Born in Vienna, Austria, in 1893, Paul Diel is orphan at the age of 14, and completes high-school thanks to the material support of a benefactor. He then undertakes self teaching in philosophy. Inspired notably by Platon, Kant and Spinoza, but also by Freud’s, Adler’s and Jung’s discoveries, he deepens his own psychological research by establishing the bases of an introspective method first experimented on himself.
Firstly a psychologist in the central hospital of Vienna, he escapes to France after anschluss, works in Saint-Anne’s psychiatric hospital in Paris until world war II, during which he had to suffer the hard life of french foreign refugees camps. Then, in 1945, backed by Albert Einstein, with whom he sustained a correpondance over many years, he joins CNRS, where he will work as children psychotherapist in Henri Wallon’s laboratory.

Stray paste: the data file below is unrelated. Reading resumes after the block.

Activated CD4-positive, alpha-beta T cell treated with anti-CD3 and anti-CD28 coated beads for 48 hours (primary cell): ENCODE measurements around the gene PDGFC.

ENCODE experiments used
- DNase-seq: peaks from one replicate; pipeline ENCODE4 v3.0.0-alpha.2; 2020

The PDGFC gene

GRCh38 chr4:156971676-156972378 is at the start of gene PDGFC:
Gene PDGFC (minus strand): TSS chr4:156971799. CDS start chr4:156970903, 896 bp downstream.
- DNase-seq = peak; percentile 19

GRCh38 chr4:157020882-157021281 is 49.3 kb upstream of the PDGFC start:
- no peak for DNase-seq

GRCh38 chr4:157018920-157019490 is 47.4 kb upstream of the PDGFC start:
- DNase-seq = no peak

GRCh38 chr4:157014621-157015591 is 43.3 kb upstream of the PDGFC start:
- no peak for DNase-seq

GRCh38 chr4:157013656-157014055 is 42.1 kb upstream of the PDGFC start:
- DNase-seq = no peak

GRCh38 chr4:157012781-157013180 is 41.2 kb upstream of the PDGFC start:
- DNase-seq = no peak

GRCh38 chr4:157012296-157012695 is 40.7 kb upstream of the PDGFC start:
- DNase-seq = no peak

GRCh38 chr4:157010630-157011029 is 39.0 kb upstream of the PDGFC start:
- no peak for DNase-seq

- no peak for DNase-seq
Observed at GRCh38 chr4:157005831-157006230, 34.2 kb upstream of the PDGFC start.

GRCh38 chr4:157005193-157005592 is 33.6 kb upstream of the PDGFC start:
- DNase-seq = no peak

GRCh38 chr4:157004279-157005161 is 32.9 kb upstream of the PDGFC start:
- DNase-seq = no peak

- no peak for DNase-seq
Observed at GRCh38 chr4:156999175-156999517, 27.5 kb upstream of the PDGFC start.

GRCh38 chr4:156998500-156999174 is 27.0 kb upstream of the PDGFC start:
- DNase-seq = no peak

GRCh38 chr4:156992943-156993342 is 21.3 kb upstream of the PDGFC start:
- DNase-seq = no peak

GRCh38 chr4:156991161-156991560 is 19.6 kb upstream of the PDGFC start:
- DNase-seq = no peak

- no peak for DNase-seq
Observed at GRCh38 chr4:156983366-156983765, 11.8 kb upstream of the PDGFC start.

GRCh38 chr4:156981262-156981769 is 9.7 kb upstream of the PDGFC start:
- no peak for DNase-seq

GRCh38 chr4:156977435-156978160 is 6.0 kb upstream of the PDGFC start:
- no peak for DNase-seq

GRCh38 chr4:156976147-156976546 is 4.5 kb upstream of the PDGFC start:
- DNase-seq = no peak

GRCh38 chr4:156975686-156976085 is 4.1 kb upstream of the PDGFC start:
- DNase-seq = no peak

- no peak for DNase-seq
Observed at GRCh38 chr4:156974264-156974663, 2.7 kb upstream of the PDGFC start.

Until his death, occurred in 1972, Diel endlessly continued his task of researcher and psychoanalyst, training a group of students and publishing new books on various subjects (education, symbolism, evolution, etc…) but all of them linked by the same usage of his introspective method.